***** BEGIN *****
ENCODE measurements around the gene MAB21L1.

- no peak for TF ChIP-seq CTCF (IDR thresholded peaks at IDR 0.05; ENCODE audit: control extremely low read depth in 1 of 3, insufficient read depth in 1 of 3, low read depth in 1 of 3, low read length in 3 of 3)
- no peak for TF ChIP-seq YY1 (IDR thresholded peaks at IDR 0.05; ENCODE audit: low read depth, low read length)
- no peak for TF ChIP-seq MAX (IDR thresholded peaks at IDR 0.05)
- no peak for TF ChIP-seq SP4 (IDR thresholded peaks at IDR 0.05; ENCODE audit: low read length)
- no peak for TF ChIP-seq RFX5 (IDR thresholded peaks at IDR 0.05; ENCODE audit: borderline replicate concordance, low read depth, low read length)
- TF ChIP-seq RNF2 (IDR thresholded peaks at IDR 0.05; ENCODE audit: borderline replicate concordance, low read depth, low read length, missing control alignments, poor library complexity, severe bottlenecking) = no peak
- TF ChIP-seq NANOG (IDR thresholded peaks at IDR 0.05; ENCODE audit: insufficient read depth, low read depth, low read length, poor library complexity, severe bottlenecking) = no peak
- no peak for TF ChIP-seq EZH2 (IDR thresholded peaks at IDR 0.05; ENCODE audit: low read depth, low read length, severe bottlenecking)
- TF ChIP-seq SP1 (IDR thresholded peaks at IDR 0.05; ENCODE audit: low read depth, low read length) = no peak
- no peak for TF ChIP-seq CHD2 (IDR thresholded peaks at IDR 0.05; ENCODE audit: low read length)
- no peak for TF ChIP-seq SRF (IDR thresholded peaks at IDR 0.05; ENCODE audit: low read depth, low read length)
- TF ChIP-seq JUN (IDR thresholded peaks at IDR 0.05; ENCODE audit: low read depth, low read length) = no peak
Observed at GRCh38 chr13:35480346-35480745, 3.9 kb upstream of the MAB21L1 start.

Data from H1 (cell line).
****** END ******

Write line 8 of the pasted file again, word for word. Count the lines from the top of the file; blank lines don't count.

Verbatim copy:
- TF ChIP-seq NANOG (IDR thresholded peaks at IDR 0.05; ENCODE audit: insufficient read depth, low read depth, low read length, poor library complexity, severe bottlenecking) = no peak